Ceftaroline: a novel cephalosporin with activity against methicillin-resistant Staphylococcus aureus.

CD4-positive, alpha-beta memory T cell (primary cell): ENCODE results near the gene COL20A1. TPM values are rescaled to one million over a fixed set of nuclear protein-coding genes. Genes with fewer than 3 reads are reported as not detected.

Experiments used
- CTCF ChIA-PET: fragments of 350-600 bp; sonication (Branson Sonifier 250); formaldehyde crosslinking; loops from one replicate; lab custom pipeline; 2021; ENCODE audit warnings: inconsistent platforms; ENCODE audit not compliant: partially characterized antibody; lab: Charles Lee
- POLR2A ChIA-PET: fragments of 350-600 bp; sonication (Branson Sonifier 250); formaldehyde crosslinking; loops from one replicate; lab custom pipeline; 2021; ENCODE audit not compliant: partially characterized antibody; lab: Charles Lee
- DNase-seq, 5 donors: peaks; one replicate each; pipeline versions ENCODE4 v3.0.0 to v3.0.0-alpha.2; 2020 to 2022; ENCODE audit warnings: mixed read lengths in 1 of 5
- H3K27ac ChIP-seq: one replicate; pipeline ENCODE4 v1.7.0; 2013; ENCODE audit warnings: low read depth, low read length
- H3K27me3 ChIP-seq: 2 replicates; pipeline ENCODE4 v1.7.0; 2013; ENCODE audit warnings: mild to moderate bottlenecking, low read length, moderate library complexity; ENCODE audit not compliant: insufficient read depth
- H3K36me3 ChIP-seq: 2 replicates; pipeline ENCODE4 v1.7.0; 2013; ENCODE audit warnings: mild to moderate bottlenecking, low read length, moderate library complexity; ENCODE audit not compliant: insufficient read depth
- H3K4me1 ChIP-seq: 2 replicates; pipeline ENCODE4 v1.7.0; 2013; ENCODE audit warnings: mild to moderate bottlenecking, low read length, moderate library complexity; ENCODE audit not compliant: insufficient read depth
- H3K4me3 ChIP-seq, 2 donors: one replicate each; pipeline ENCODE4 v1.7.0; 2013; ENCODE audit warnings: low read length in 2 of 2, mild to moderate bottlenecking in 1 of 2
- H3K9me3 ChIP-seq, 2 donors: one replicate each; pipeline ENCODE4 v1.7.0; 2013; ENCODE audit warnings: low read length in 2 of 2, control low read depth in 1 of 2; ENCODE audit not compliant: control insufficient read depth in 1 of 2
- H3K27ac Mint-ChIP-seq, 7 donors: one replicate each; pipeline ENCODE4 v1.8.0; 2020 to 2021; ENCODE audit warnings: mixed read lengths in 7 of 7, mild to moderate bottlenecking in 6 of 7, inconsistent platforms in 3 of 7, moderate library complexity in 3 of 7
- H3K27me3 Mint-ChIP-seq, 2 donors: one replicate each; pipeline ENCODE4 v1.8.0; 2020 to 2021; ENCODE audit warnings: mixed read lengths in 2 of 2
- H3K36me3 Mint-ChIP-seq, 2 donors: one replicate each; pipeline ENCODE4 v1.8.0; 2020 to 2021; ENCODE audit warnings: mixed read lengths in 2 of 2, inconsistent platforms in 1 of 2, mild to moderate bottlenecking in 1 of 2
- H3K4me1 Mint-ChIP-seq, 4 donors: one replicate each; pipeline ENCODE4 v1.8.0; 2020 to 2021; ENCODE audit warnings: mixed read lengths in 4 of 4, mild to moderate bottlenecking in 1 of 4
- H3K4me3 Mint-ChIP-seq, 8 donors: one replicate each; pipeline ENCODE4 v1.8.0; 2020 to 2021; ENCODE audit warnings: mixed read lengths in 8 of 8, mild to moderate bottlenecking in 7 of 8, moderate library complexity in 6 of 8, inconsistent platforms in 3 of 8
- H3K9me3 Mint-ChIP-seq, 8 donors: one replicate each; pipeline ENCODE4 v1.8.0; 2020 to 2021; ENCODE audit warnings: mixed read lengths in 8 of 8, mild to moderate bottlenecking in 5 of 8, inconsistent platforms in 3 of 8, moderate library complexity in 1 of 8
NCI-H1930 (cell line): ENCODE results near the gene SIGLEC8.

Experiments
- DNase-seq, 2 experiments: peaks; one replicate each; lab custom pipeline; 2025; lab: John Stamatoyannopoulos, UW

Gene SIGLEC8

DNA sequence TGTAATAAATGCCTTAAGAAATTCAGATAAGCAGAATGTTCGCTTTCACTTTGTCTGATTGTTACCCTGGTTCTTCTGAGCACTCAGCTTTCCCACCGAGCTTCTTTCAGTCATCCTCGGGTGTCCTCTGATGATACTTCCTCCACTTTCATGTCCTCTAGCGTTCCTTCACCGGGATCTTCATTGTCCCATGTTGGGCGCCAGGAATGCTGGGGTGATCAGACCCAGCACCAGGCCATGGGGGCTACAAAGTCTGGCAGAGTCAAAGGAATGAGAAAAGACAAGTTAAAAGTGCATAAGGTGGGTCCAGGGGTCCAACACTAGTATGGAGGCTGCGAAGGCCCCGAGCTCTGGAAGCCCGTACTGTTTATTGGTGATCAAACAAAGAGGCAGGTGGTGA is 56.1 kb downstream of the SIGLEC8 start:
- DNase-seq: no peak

Ceftaroline, the bioactive metabolite of ceftaroline fosamil (previously PPI-0903, TAK-599), is a broad-spectrum cephalosporin with potent in vitro activity against multidrug-resistant gram-positive aerobic pathogens, including methicillin-resistant Staphylococcus aureus. A randomized, observer-blinded study to evaluate the safety and efficacy of ceftaroline versus standard therapy in treating complicated skin and skin structure infections (cSSSI) was performed. Adults with cSSSI, including at least one systemic marker of inflammation, were randomized (2:1) to receive intravenous (i.v.) ceftaroline (600 mg every 12 h) or i.v. vancomycin (1 g every 12 h) with or without adjunctive i.v. aztreonam (1 g every 8 h) for 7 to 14 days. The primary outcome measure was the clinical cure rate at a test-of-cure (TOC) visit 8 to 14 days after treatment. Secondary outcomes included the microbiological success rate (eradication or presumed eradication) at TOC and the clinical relapse rate 21 to 28 days following treatment. Of 100 subjects enrolled, 88 were clinically evaluable; the clinical cure rate was 96.7% (59/61) for ceftaroline versus 88.9% (24/27) for standard therapy. Among the microbiologically evaluable subjects (i.e., clinically evaluable and having had at least one susceptible pathogen isolated at baseline), the microbiological success rate was 95.2% (40/42) for ceftaroline versus 85.7% (18/21) for standard therapy. Relapse occurred in one subject in each group (ceftaroline, 1.8%; standard therapy, 4.3%). Ceftaroline exhibited a very favorable safety and tolerability profile, consistent with that of marketed cephalosporins. Most adverse events from ceftaroline were mild and not related to treatment. Ceftaroline holds promise as a new therapy for treatment of cSSSI and other serious polymicrobial infections.